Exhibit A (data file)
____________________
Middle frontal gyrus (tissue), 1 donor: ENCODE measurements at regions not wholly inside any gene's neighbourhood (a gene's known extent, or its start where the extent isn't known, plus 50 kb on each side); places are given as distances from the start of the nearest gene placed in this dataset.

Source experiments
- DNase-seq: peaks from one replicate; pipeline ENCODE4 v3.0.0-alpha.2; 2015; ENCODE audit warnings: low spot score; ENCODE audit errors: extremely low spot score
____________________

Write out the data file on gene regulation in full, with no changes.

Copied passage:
Middle frontal gyrus (tissue), 1 donor: ENCODE measurements at regions not wholly inside any gene's neighbourhood (a gene's known extent, or its start where the extent isn't known, plus 50 kb on each side); places are given as distances from the start of the nearest gene placed in this dataset.

Source experiments
- DNase-seq: peaks from one replicate; pipeline ENCODE4 v3.0.0-alpha.2; 2015; ENCODE audit warnings: low spot score; ENCODE audit errors: extremely low spot score